This ethnographic study appreciates the cultural traditions of African-descended communities in the south of Pakistan and is a first endeavour to show that their history, society, religion and everyday practices can be a source of pride for them. Known as Shidis, ‘black’ Baloch and Khaskhelis, Afro-Pakistanis constitute a sizeable minority of around 300,000 souls living on the fringes of one of the world’s most populous multi-ethnic countries – mostly impoverished, socially deprived, and politically disempowered. Their distinct traditions and practices, till now understudied, are shaped by the historical circumstances of trans-oceanic migration. Uprooted from their original homelands in East-, Northeast- and Central Africa, the descendants of former slaves, soldiers and seafarers, but also of free men and women, still preserve their African heritage which significantly contributes to the cultural kaleidoscope and spiritual wealth of Pakistan. Their ‘voices’, understood as reminiscences of distant African lands, are embodied in saints, spirits, songs and drums.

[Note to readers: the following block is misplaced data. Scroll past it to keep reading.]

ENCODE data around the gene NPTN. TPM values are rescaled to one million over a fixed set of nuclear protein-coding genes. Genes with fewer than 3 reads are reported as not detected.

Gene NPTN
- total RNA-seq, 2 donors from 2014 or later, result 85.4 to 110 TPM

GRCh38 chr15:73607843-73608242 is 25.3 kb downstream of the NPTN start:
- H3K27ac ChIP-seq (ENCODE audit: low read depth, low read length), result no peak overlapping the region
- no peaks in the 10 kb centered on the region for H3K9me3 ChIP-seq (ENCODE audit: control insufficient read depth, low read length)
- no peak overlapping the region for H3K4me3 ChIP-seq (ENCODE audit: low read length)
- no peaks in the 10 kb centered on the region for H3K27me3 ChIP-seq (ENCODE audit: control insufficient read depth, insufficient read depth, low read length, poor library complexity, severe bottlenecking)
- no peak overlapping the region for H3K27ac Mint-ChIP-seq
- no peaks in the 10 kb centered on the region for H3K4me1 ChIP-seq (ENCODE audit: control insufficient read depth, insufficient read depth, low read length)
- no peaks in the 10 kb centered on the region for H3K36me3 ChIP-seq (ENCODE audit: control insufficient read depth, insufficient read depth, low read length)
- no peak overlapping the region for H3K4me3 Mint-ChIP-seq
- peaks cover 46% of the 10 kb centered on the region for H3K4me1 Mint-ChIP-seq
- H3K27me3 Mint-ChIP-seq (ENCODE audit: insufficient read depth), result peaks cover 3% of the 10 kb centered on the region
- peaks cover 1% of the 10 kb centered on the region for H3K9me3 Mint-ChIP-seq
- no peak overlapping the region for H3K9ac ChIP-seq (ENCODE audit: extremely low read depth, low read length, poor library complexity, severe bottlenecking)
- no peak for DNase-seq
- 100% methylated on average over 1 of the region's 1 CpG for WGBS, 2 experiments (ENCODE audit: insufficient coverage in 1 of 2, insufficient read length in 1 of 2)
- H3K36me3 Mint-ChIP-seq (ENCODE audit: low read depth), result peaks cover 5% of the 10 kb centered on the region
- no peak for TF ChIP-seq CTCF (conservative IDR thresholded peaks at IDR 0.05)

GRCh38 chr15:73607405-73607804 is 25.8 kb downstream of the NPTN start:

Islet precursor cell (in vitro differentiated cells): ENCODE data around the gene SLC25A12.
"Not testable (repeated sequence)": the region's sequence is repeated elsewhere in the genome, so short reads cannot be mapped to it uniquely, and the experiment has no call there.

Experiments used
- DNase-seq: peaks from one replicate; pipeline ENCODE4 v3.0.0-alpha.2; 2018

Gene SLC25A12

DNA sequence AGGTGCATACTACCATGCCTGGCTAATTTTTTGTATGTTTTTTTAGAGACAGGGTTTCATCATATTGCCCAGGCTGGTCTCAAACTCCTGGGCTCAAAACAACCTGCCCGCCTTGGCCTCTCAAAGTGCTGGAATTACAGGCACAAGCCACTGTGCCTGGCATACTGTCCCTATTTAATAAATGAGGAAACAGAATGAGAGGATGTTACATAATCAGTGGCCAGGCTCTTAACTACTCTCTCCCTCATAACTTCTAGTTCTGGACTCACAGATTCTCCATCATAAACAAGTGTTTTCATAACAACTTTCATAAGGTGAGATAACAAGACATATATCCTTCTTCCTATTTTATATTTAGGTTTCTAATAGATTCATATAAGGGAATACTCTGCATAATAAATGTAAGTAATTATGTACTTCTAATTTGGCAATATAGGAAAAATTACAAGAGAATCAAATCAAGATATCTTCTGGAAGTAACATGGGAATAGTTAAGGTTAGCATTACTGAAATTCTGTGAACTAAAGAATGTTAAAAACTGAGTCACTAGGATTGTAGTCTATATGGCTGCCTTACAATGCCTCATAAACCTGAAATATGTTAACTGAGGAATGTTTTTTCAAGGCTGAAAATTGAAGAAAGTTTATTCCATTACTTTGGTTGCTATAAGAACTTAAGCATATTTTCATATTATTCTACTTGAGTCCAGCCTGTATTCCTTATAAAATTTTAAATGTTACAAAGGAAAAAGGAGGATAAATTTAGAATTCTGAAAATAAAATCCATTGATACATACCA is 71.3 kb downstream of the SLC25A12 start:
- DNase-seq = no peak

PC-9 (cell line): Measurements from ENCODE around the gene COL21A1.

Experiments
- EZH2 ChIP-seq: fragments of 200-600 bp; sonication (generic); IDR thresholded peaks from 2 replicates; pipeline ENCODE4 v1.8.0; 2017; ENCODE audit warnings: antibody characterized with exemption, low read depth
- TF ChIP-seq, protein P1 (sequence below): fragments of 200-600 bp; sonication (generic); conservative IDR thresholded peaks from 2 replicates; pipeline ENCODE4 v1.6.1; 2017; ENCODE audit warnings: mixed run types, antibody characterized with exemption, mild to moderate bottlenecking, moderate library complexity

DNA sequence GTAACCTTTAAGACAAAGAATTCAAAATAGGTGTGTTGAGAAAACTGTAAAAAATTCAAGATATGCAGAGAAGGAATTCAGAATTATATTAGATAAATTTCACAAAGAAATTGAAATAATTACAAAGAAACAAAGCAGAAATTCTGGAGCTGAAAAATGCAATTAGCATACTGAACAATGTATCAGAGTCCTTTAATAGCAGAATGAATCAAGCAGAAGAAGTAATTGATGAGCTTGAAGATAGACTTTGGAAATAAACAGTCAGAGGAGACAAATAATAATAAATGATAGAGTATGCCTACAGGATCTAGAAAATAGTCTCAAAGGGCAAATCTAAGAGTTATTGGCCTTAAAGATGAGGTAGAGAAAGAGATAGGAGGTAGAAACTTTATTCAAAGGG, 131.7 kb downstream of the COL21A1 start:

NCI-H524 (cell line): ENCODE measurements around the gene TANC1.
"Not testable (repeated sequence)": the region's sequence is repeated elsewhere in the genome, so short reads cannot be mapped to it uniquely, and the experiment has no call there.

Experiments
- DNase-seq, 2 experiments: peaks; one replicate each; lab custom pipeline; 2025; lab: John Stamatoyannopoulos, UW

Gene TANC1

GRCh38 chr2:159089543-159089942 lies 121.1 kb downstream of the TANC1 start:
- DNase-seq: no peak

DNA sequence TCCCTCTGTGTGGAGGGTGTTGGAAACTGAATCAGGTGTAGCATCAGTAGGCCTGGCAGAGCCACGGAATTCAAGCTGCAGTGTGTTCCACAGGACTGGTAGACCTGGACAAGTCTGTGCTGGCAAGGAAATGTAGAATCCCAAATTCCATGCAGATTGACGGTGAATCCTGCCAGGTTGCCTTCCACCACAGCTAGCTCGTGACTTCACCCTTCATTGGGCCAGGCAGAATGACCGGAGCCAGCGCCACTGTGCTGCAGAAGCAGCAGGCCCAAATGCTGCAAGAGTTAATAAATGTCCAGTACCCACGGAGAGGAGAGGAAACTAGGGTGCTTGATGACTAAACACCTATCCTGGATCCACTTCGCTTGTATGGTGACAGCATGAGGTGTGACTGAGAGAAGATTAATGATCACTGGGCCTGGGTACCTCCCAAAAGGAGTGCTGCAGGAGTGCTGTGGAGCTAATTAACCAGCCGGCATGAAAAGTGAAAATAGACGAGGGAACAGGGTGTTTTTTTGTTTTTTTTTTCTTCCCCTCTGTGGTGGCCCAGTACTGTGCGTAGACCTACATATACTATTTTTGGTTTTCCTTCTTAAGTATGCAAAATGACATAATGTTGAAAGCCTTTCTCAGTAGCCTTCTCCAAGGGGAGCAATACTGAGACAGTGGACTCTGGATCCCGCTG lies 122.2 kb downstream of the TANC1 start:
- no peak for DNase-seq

About the Author
Jürgen Wasim Frembgen, anthropologist, Islamologist, and writer. He is Adjunct Professor emeritus at the Institute of Near and Middle Eastern Studies, Ludwig-Maximilians-University Munich, and retired as senior curator at the Museum Fünf Kontinente in Munich. He had been a visiting professor at the Quaid-i-Azam University in Islamabad, National College of Arts in Lahore, and Ohio State University in Columbus, USA. He conducted ethnographic fieldwork in Pakistan on an annual basis since 1981, as well as in Iran and India. He published widely on Islam, the Sufi tradition, veneration of Muslim saints, art and material culture, the anthropology of the body, social outsiders, and facets of popular culture. In addition to his academic writing he writes narratives about his ethnographic experiences.
Category: Social Science, History/AFRICA
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